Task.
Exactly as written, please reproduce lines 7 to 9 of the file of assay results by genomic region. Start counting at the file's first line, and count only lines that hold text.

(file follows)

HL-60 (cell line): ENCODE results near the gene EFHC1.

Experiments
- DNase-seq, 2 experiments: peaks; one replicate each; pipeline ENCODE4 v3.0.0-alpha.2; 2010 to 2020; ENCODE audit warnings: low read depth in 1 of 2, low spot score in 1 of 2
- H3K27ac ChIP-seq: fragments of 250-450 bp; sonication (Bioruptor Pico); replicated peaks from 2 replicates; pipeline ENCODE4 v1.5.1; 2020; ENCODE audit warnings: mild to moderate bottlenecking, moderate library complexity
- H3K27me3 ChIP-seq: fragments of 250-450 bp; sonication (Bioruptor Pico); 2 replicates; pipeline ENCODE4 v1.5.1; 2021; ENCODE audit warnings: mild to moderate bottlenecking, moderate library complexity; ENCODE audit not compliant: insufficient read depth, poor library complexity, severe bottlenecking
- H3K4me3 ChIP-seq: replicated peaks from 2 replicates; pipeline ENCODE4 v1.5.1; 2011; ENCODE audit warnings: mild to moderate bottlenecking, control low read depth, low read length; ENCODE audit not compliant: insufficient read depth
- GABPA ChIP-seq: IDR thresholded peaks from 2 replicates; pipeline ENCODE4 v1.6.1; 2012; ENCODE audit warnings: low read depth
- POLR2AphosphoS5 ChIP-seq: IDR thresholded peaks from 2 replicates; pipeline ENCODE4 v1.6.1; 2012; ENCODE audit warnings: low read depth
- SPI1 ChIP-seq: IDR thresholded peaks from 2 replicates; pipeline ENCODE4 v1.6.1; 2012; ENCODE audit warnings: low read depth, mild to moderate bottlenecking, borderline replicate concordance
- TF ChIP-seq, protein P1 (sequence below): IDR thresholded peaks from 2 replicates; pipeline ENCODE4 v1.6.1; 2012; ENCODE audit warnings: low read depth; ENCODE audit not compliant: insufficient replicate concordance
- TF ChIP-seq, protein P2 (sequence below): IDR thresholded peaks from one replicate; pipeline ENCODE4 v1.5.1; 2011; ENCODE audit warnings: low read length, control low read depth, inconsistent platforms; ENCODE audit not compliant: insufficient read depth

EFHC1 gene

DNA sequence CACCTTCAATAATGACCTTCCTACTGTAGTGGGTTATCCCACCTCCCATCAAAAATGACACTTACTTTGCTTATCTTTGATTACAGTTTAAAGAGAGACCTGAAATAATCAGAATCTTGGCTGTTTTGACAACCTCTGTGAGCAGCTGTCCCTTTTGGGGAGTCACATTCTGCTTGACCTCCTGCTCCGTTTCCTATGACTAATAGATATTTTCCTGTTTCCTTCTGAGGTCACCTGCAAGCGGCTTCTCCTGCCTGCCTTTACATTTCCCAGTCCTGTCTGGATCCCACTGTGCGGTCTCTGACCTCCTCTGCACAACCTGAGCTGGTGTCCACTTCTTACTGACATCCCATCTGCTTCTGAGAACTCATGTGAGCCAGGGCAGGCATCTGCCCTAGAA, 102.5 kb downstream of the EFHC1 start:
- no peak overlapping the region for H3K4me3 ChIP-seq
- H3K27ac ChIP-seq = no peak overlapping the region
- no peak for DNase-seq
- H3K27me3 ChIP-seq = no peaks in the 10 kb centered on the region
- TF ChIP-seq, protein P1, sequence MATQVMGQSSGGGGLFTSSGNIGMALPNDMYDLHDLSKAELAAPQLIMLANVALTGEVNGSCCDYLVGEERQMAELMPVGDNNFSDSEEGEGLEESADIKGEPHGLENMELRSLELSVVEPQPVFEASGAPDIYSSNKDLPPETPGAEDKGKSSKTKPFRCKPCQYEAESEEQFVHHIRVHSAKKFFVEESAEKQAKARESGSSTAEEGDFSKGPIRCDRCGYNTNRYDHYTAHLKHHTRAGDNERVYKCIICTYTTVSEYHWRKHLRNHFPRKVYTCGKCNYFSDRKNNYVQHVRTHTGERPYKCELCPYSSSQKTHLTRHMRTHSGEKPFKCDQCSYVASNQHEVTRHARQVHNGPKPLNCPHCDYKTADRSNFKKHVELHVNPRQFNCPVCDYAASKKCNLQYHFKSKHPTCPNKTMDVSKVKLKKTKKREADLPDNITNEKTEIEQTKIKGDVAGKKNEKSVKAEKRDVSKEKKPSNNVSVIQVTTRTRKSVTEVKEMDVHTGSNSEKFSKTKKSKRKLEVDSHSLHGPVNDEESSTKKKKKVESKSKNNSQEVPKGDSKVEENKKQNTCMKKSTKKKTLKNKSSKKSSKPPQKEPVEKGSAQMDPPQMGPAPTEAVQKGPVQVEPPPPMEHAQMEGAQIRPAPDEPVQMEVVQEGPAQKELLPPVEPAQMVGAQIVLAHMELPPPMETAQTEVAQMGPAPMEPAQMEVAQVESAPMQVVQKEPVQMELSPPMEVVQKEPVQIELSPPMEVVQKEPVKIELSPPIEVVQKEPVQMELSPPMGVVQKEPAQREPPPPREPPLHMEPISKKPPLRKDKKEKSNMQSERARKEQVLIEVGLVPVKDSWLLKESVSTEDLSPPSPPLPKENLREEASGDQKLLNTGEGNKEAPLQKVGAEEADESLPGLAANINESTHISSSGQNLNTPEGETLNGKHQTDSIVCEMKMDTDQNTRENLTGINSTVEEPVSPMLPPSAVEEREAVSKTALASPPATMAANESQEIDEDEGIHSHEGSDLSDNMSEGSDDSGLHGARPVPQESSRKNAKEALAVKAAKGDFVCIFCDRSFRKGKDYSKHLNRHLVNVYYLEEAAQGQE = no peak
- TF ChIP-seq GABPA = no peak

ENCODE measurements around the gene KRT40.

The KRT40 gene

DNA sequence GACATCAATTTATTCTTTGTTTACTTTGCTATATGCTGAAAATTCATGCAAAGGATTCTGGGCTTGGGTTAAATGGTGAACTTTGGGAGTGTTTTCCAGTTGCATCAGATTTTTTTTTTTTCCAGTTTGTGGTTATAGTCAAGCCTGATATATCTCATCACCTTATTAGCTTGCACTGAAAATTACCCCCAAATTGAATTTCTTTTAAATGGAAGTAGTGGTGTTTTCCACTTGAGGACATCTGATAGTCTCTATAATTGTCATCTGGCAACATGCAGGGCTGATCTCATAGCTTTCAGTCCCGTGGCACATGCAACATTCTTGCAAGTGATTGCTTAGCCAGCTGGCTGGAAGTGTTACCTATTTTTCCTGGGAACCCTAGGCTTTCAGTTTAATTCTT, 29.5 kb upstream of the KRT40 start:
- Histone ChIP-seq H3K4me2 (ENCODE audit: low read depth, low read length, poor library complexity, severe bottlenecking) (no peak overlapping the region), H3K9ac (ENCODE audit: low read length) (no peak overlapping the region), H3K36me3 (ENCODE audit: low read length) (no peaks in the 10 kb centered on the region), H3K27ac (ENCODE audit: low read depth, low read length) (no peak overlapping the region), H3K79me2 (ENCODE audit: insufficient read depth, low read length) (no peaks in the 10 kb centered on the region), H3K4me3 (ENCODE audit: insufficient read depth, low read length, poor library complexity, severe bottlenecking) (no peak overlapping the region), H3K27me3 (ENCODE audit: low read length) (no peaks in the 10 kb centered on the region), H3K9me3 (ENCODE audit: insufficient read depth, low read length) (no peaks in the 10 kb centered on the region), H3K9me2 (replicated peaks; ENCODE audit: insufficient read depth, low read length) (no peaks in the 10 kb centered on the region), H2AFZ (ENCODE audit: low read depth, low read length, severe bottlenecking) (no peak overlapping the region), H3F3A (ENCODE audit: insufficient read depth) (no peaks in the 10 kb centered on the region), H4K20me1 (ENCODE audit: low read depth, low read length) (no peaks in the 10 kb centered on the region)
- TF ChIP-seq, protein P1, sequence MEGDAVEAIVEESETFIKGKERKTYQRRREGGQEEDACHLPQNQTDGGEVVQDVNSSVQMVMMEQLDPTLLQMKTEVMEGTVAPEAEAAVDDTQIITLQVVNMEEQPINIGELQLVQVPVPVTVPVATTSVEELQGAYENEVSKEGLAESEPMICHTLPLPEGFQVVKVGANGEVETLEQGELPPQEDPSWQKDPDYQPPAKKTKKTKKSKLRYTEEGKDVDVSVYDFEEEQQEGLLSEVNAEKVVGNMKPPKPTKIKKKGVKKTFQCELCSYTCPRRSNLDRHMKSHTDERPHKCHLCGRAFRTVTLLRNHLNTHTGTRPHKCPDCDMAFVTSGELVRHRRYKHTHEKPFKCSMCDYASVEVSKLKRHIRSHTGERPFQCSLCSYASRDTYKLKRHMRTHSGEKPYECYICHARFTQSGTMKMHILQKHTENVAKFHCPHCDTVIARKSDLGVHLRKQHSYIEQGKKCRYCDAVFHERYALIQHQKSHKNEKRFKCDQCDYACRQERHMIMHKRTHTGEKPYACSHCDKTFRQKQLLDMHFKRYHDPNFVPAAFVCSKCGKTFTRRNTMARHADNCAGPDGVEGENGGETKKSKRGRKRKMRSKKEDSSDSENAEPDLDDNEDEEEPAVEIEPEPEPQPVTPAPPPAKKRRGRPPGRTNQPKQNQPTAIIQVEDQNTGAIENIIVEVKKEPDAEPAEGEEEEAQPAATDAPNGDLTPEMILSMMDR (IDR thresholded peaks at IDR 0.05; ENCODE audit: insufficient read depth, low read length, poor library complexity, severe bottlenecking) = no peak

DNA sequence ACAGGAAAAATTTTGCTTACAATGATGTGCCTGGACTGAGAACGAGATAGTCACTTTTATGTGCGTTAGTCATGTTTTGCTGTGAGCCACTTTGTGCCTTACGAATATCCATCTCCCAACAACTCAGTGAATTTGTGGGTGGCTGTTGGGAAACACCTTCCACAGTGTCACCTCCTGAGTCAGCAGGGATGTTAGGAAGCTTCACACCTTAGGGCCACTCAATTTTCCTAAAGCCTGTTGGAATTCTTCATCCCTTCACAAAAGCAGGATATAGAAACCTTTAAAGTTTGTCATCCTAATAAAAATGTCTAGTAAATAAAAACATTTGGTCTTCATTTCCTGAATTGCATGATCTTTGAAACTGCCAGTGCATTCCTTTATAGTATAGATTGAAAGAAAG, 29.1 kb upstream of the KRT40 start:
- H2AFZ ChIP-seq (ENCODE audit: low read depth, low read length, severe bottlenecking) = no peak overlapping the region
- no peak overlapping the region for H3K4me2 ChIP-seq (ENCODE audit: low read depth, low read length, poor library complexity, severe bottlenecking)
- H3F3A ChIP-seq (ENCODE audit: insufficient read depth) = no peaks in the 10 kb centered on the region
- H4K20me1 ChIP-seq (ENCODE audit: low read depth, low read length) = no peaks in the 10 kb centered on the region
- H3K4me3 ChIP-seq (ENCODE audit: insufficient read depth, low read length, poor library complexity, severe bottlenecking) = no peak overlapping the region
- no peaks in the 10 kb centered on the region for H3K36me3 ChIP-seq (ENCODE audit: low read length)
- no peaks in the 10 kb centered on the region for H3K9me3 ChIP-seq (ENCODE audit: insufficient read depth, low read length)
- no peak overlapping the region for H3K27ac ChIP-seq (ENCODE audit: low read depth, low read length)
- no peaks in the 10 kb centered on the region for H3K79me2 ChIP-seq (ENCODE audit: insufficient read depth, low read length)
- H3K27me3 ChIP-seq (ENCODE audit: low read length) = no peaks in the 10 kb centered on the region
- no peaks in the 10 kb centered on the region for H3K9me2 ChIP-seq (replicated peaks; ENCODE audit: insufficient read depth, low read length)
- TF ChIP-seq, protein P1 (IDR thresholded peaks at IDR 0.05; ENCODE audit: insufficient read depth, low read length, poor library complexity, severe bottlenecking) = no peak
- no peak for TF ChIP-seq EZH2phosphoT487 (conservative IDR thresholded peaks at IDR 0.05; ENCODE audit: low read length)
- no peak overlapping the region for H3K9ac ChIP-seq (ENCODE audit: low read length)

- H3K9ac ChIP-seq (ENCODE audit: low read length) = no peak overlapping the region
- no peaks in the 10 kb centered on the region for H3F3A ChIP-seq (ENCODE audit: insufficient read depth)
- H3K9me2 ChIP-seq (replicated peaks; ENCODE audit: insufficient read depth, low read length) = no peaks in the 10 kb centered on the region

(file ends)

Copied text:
- GABPA ChIP-seq: IDR thresholded peaks from 2 replicates; pipeline ENCODE4 v1.6.1; 2012; ENCODE audit warnings: low read depth
- POLR2AphosphoS5 ChIP-seq: IDR thresholded peaks from 2 replicates; pipeline ENCODE4 v1.6.1; 2012; ENCODE audit warnings: low read depth
- SPI1 ChIP-seq: IDR thresholded peaks from 2 replicates; pipeline ENCODE4 v1.6.1; 2012; ENCODE audit warnings: low read depth, mild to moderate bottlenecking, borderline replicate concordance